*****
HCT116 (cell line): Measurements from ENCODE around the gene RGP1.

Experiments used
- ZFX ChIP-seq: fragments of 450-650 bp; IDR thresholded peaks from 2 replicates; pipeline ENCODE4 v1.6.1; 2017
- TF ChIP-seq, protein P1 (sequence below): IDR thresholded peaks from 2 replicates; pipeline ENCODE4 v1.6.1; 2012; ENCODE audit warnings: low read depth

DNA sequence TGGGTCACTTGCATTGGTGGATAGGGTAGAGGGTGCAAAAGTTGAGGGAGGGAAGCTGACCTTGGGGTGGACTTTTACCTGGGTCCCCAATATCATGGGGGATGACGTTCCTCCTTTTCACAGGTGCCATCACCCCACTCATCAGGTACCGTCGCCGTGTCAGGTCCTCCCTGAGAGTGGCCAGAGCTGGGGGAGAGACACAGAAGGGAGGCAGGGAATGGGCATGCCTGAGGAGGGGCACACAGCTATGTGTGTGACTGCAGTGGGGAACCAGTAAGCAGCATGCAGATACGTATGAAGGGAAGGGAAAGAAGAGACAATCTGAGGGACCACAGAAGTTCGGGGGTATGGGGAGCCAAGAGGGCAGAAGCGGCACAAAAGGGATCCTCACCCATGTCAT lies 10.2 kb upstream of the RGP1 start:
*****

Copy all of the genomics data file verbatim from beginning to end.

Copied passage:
HCT116 (cell line): Measurements from ENCODE around the gene RGP1.

Experiments used
- ZFX ChIP-seq: fragments of 450-650 bp; IDR thresholded peaks from 2 replicates; pipeline ENCODE4 v1.6.1; 2017
- TF ChIP-seq, protein P1 (sequence below): IDR thresholded peaks from 2 replicates; pipeline ENCODE4 v1.6.1; 2012; ENCODE audit warnings: low read depth

DNA sequence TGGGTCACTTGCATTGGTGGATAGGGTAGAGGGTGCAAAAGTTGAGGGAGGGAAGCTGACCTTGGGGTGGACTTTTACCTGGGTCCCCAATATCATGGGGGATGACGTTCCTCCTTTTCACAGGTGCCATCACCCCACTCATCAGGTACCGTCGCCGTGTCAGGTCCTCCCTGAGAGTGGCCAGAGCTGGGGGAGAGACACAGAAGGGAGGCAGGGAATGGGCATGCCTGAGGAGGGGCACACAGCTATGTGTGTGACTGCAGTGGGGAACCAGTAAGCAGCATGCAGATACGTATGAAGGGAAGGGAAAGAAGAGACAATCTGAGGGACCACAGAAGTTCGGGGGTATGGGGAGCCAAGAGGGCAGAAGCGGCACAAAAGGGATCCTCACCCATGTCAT lies 10.2 kb upstream of the RGP1 start: